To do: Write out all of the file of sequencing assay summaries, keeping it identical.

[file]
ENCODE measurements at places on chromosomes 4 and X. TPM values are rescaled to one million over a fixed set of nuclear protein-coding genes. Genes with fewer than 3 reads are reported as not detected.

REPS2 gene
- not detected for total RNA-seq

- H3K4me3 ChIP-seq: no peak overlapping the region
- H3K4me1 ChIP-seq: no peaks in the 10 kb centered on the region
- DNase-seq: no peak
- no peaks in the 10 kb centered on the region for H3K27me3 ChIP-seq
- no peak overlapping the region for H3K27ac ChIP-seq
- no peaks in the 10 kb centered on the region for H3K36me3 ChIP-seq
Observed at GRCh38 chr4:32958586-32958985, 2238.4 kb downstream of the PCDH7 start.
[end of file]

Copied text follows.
ENCODE measurements at places on chromosomes 4 and X. TPM values are rescaled to one million over a fixed set of nuclear protein-coding genes. Genes with fewer than 3 reads are reported as not detected.

REPS2 gene
- not detected for total RNA-seq

- H3K4me3 ChIP-seq: no peak overlapping the region
- H3K4me1 ChIP-seq: no peaks in the 10 kb centered on the region
- DNase-seq: no peak
- no peaks in the 10 kb centered on the region for H3K27me3 ChIP-seq
- no peak overlapping the region for H3K27ac ChIP-seq
- no peaks in the 10 kb centered on the region for H3K36me3 ChIP-seq
Observed at GRCh38 chr4:32958586-32958985, 2238.4 kb downstream of the PCDH7 start.